Shab-e Yalda (Yalda Night, Shab-e Chelleh) | Iranian celebration of the longest night of the year

Shab-e Yalda (Yalda Night, Shab-e Chelleh) |  Iranian celebration of the longest night of the year

Shab-e Yalda (Yalda Night, Shab-e Chelleh) | Iranian celebration of the longest night of the year

Dec 22, 2019 - Blog

Shab-e Yalda (Yalda Night) or Shab-e Chelleh ("night of forty") is an Iranian tradition in which people celebrate the longest night of the year. 

Yalda is a winter solstice celebration that takes place in the night of the Northern Hemisphere's winter solstice. In the Gregorian calendar, this relates to the night of December 20/21. But in the official calendar of Iran, it happens at the night between the last day of the ninth month (Azar) and the first day of the tenth month, Dey.

Yalda Decoration

What is Yalda?

As Christians around the globe get prepared for Christmas, the situation for Iranians is a little different. Although there are Christians inside Iran too, most of the people are getting ready for one of the most important nights of the year,  Yalda night or Shab e Chelleh.

This ancient Iranian celebration dates back to the era that a large portion of the people were Zoroastrians in the Persian empire. They believed that evil forces were dominant on the longest night of the year and that the following day, belonged to the Lord of Wisdom, Ahura Mazda.

Yalda Decoration

How is Yalda celebrated?

In the past, people were advised to stay awake most of the night, in case misfortune ought to occur for them. Individuals would then gather in the safety and peace of their friends and relatives groups, share what was left of fruits from the summer, and discover approaches to spend the long night together in good company.

Nowadays, Yalda is a time when loved ones gather together to eat and read poetry (especially Hafez) until midnight and after that. They eat fruits and nuts, especially pomegranates and watermelons are very popular. Old writings indicate that the red color in these fruits symbolizes the red tints of sunrise and sparkle of life, summoning the wonder of Mithra.

In this night, the older members of the family entertain others by disclosing to them stories and anecdotes after having dinner together. Another most-loved prevalent pastime of this night is fāl-e Hafez, which is divination that is done by the Dīvān of Hafez. It is believed that one ought not to divine by the Dīvān of Hafez more than three times since the soul of the poet may get angry.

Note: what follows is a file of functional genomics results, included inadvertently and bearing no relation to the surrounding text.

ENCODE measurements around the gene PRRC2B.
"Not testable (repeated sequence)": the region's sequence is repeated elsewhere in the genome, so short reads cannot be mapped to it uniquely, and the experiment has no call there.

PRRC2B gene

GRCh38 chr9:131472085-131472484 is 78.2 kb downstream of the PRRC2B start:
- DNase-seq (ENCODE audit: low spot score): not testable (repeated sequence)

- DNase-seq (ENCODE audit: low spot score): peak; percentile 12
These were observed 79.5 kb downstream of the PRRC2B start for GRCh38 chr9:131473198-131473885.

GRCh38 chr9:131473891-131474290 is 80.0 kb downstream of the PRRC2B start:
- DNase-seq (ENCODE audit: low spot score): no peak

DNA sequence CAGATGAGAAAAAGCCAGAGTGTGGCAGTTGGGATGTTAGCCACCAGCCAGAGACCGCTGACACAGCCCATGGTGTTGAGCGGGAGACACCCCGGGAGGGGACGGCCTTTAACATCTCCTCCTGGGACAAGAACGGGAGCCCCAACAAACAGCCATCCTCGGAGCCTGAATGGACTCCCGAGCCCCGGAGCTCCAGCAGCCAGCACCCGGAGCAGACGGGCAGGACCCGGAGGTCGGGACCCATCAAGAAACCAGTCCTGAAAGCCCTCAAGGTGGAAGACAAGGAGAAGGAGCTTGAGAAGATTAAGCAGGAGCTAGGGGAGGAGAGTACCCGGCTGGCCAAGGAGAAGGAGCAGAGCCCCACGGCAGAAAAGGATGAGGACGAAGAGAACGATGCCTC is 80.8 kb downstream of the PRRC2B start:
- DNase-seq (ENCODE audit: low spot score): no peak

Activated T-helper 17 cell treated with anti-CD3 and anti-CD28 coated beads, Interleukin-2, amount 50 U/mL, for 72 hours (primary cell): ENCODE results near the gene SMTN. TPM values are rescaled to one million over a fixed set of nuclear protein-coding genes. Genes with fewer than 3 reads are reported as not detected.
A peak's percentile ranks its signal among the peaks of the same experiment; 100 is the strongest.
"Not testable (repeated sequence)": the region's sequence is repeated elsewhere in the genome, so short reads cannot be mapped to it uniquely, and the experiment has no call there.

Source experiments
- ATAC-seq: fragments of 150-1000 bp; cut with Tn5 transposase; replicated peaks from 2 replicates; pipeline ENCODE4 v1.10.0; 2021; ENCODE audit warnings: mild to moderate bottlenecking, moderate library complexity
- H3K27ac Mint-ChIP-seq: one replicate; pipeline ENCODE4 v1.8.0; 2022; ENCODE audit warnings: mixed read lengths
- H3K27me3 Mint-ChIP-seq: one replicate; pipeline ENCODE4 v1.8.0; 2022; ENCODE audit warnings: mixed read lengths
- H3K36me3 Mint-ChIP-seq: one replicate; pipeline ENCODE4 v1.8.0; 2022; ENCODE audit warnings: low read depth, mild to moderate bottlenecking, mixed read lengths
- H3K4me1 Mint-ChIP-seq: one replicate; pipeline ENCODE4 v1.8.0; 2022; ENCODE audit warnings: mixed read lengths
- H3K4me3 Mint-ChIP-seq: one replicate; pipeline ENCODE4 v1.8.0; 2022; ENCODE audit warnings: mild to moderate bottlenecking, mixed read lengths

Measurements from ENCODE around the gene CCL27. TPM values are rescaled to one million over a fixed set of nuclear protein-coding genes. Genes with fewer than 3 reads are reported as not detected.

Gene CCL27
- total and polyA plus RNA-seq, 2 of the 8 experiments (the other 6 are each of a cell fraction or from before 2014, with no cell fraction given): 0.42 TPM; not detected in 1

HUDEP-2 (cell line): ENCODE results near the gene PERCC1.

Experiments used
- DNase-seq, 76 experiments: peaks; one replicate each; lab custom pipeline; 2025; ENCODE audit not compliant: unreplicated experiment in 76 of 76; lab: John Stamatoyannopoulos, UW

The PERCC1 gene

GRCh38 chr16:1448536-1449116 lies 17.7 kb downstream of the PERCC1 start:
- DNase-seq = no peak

Yalda reminds us that life is so short that we should celebrate an extra minute of being together.

Generally, activities common to the festival consist of keeping awake after midnight, having conversations, drinking, reading poems out loud so that others can hear, telling stories and jokes, and for some dancing.

Before the invention and prevalence of electricity, decorating and lighting the house and yard with candles was likewise part of the custom, but few have proceeded with this tradition. Another custom is giving dried fruits and nuts to loved ones, wrapped in tulle and tied with a strip (like wedding and shower "take-home gifts"). Before the ban on alcohol, drinking wine was additionally part of the celebration.

An old custom still rehearsed in eastern parts of the country (Khorasan) is the preparation and consumption of "Kaf", which is a sort of sweet that looks like foam. Another custom of specific parts of Iran and Khorasan on the night of Chelleh is related to young engaged couples.

The men send an arrangement of seven kinds of fruits with a variety of gifts to their life partners on this night. In some regions, the lady and her family return the favor by sending some gifts back for the young man.

Yalda Night is one of the few ancient Iranian traditions that is still celebrated by people in Iran and other countries like Afghanistan, Tajikistan, Azerbaijan, Iraqi Kurdistan, and some parts of Turkey.

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